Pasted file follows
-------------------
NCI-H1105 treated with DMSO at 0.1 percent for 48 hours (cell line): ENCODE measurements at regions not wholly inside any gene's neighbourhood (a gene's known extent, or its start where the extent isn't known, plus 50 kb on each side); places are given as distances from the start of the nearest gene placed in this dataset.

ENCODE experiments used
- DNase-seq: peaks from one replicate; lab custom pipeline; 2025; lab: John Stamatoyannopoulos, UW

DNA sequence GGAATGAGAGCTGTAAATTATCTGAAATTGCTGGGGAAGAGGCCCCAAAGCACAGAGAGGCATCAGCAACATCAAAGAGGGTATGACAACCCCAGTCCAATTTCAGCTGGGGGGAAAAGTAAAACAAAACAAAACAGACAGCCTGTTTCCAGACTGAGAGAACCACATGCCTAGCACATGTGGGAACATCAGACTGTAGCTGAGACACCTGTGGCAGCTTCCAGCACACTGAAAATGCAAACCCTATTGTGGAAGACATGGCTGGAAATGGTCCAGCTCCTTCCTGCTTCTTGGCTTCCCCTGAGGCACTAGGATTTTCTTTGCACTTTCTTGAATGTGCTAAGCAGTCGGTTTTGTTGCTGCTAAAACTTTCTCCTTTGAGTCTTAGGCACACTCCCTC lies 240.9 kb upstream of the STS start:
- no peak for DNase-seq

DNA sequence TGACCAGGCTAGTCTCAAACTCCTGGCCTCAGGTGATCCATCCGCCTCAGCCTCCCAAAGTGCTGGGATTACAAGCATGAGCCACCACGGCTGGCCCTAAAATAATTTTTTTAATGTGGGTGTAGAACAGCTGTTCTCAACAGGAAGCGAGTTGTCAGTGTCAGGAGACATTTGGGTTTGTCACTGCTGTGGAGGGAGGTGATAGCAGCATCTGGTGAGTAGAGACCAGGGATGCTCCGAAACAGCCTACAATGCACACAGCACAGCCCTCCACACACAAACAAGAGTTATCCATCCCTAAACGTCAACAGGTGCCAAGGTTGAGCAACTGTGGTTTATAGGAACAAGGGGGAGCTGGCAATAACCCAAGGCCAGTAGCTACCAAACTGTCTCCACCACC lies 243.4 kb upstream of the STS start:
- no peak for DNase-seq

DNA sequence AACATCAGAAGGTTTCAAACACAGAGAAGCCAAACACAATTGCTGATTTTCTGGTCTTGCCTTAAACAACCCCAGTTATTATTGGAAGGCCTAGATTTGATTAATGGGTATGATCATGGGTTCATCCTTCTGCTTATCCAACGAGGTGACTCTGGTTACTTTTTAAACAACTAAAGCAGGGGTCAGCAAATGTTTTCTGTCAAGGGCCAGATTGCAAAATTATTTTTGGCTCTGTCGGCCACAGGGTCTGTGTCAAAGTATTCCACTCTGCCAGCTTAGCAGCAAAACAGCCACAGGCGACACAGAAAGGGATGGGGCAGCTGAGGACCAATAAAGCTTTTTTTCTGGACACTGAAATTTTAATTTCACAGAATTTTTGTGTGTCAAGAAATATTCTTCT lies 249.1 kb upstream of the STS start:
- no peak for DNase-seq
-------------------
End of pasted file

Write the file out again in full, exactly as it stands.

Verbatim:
NCI-H1105 treated with DMSO at 0.1 percent for 48 hours (cell line): ENCODE measurements at regions not wholly inside any gene's neighbourhood (a gene's known extent, or its start where the extent isn't known, plus 50 kb on each side); places are given as distances from the start of the nearest gene placed in this dataset.

ENCODE experiments used
- DNase-seq: peaks from one replicate; lab custom pipeline; 2025; lab: John Stamatoyannopoulos, UW

DNA sequence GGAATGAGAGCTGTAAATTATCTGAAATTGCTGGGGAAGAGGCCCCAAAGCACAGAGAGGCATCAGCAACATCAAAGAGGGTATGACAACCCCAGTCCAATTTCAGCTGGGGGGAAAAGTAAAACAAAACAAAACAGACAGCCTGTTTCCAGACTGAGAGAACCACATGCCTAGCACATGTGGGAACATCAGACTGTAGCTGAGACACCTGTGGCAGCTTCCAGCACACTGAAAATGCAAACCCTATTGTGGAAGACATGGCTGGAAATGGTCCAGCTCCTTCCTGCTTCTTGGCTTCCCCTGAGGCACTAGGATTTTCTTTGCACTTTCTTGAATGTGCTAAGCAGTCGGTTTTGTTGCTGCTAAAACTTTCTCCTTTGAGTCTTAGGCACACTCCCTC lies 240.9 kb upstream of the STS start:
- no peak for DNase-seq

DNA sequence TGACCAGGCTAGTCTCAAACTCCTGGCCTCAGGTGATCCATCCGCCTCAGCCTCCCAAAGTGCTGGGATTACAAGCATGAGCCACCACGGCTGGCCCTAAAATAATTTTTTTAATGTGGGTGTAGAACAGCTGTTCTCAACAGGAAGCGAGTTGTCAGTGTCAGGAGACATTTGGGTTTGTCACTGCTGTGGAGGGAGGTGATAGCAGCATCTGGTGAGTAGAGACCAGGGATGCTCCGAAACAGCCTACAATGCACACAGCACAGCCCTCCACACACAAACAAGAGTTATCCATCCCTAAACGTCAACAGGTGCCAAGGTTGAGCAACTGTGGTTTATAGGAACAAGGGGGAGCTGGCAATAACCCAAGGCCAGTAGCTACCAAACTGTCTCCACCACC lies 243.4 kb upstream of the STS start:
- no peak for DNase-seq

DNA sequence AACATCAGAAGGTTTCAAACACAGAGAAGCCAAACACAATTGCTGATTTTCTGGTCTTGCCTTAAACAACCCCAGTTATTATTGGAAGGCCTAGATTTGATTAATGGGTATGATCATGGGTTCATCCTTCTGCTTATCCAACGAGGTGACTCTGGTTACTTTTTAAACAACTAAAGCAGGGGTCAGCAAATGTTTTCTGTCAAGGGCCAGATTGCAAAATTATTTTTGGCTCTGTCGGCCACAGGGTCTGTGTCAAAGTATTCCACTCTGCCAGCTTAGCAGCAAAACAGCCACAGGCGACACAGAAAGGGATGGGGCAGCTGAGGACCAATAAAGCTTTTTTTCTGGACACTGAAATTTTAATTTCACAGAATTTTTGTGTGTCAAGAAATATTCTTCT lies 249.1 kb upstream of the STS start:
- no peak for DNase-seq